So expect a lot of thoughts and reactions about the game, particularly as the more exciting details come out about All-Star Villages, first pitches, and potential celebrations.   Now a note to the 2012 Mets: Get to the World Series so Terry Collins can manage and the proper (too many) amount of Mets get represented in the game.

Stop With The Rebuilding Year Excuse

Playing the Mets MarketA quote by Terry Collins “I don’t want these guys ever to come in that clubhouse where they’re not expected to win the game,” conflicts with what many fans feel; That the Mets aren’t expected to do anything this year.


The thing is, they ARE expected to do stuff this year.  Win games, play hard and play baseball.  No professional organization goes into a season, particularly the staff in the clubhouse, with the attitude that it’s a throwaway year.  Terry Collins expects the Mets to win.  David Wright expects the Mets to win.  Maybe they have their reservations about the likelihood of them finishing first when all the chips fall, but until they do they’ll be trying their hardest and doing their best.  They certainly don’t believe it’s a done deal that they can’t win anything.


This is the best quality of Terry Collins in that he doesn’t let anyone play the woe is me card.  He demands effort and hard work from his players and I think that leads to a good clubhouse and a positive atmosphere.  He’s not making excuses and not making decisions with anything but how to win as many games as possible in mind.


Since the Mets don’t do this, it’s silly for fans to suggest they should.   No one should bring Harvey up immediately after he’s had two good minor league starts in April just to see how he looks in the majors.  They shouldn’t shut guys down for the first hang nail or muscle twinge because it’s a rebuilding year and it’s better to be safe than sorry.  They shouldn’t just let Andres Torres play out the string to keep Kirk Nieuwenhuis’ arbitration clock from starting if he’s the best option for the Mets.  Sandy Alderson is not making moves solely with the hope that his acquisition will lead to a greater return on investment when he trades him in July.  That’s not to say he’s not cognizant of the option, particularly for guys like Frank Francisco, but to think that was his main motivation in signing him is misreading the situation completely.  There’s a big difference in building a flexible roster that gives him lots of options and playing the MLB free agent market like it’s Wall Street.  The Mets roster is not actually a NASDAQ ticker.


This does not excuse failure either.  It’ll be easy to dismiss the Mets after a game they lose with the comment, “They aren’t good anyway”, but there is no reason to ever excuse failure.  Terry Collins certainly isn’t going to accept that as an excuse for a poor stretch of games, so why should we?  To view the entire season as some sort of strategic set-up for 2013 and 2014 takes all the actual joy of watching baseball and gives it the importance of a Spring Training game.  There is a reason why the awards aren’t given on paper before the season after all; no one really knows what’s going to happen.   Rather than prematurely write off 2012 and analyze everything and everyone based on their value in 2013 and beyond, watch the games and enjoy the ride.   If ultimately the ride doesn’t take you to the heights you want by the time it ends, you’ll still be able to get on again next year, and the year after that, and the year after that..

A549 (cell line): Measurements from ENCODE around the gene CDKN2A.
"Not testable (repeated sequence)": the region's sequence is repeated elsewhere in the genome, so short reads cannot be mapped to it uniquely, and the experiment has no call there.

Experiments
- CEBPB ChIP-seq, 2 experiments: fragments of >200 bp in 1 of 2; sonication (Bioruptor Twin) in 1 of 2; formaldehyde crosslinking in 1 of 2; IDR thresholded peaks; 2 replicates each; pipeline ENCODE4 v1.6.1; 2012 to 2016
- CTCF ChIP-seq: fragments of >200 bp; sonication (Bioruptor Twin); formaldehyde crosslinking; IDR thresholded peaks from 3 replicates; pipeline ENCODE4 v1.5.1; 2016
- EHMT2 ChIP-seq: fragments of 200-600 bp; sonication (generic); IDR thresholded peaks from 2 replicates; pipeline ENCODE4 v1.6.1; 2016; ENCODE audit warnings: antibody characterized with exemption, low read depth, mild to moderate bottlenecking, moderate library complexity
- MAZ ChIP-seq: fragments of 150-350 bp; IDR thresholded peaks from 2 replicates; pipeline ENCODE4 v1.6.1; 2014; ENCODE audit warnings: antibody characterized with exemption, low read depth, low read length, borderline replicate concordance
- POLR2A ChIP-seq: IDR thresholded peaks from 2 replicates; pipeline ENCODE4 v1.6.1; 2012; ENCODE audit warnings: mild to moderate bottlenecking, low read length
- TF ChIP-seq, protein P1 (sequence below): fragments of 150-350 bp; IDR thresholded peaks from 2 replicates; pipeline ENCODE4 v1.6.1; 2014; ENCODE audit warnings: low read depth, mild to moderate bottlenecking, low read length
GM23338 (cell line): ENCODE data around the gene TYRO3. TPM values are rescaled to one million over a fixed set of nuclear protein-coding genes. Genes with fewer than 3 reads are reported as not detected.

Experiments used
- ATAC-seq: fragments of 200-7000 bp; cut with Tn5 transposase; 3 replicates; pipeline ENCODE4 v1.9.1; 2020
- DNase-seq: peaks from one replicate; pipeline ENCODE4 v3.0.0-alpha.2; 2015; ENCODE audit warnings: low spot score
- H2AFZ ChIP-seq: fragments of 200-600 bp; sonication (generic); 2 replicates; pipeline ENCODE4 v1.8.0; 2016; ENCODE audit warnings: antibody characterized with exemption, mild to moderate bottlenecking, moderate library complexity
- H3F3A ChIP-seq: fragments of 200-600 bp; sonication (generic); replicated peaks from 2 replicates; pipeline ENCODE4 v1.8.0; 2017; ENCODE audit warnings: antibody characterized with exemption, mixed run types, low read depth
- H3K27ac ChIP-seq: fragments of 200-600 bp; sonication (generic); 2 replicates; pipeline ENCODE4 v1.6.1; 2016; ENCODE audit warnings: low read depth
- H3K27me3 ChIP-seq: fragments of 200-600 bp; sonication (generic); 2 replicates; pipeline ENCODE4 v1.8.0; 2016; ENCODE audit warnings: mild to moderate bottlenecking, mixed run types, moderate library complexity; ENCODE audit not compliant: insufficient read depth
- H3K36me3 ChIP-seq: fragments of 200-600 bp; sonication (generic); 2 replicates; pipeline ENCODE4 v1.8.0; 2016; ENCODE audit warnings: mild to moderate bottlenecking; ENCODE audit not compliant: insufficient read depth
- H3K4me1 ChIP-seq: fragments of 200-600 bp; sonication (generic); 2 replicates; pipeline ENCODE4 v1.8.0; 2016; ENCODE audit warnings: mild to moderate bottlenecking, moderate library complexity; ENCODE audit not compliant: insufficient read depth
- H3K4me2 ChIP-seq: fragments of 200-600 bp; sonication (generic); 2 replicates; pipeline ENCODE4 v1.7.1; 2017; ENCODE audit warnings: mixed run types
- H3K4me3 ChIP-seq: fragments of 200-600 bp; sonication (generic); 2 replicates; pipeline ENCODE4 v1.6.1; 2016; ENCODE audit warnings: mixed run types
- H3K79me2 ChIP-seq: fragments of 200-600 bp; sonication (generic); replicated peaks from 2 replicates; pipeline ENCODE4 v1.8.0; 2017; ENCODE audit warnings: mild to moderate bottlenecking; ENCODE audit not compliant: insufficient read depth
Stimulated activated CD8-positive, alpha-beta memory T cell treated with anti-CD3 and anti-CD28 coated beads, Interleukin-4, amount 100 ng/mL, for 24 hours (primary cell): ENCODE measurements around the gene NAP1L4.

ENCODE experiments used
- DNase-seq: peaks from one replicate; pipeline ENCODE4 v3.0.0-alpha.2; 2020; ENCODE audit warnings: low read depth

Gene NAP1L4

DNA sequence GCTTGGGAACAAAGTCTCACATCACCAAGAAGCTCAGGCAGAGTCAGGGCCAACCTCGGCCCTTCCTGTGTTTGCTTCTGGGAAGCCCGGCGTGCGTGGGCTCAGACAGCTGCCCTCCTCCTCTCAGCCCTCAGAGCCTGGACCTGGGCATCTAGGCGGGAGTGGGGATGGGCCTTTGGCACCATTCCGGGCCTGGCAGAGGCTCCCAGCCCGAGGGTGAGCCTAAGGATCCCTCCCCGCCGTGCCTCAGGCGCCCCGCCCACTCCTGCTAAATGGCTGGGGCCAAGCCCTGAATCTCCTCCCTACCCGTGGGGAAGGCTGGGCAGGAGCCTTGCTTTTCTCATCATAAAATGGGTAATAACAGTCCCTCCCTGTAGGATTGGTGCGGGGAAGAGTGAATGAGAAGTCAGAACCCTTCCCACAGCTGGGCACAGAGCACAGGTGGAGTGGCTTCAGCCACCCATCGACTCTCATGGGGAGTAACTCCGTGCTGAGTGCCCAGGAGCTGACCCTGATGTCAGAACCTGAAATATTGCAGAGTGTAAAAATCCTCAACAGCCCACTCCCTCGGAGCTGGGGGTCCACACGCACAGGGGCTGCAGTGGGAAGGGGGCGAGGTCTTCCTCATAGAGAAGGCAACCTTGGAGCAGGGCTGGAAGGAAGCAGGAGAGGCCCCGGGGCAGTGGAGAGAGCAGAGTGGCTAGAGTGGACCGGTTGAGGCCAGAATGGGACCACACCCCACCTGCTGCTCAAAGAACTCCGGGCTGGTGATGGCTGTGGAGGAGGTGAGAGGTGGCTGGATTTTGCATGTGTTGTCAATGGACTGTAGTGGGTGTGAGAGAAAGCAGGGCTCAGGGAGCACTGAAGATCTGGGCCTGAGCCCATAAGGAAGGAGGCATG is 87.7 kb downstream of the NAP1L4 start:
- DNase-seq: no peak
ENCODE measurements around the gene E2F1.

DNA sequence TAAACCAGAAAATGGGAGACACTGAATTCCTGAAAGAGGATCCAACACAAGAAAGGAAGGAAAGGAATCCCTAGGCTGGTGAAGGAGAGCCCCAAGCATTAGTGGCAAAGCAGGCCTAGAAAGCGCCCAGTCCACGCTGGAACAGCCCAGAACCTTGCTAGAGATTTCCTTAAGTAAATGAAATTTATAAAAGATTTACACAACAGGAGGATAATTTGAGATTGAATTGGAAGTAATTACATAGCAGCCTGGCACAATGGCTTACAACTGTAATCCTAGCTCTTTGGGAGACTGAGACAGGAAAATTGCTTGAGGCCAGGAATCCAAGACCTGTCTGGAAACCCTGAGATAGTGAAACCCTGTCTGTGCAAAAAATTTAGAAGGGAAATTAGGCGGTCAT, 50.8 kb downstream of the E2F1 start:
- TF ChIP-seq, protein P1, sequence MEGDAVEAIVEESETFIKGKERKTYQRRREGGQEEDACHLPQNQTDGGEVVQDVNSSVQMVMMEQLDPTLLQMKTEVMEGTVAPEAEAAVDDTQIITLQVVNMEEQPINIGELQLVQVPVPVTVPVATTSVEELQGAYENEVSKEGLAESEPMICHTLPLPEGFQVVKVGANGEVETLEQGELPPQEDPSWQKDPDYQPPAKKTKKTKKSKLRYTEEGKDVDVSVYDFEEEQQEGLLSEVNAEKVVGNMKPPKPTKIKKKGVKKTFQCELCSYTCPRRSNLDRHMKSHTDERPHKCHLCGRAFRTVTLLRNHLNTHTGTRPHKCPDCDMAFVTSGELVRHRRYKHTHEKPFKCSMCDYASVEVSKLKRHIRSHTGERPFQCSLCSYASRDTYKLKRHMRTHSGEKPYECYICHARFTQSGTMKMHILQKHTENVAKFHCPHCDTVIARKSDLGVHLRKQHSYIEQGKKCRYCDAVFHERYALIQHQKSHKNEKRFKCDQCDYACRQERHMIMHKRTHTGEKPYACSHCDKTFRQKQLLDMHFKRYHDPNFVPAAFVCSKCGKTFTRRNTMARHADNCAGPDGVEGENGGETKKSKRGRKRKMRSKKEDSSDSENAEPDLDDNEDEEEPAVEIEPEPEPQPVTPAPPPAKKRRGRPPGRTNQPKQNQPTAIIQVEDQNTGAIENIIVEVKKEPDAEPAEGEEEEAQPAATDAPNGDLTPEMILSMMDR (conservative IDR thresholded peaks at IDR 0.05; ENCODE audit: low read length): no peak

Pondering The Delay in the 2013 All-Star Game Announcement

This post is dedicated to the memory of Gary Carter, a true Mets All-Star.

Wright touches home after homering in the 2006 All-Star GameMets Police has been pondering why there has been no official announcement of where the 2013 MLB All-Star Game will be played.  Unofficially it’s going to be at Citi Field, but that news is been pending for a long time now, and it’s past the time we usually have these things announced.


I had speculated that it was related to first Bud Selig’s pending renewal of his term as commissioner, and then not wanting to announce things during the Giants Super Bowl run.  Now it’s almost Spring Training and we’ve heard nothing.


But something else is happening in 2013: interleague play and realignment.   This will probably add more interleague games, and all year long.  Perhaps Major League Baseball is considering changing the All-Star Game from an AL versus NL to something akin to the NHL with captains picking teams.  Or perhaps they’ll go with something they did for the Home Run Derby a couple of years ago; teams based on country of origin.  Coincidentally 2013 will also be the third edition of the World Baseball Classic, so the game will already be in an international mode.


I have no idea why something like that would need to delay the announcement though.  Maybe they just want to have more details about it when they do eventually let us know.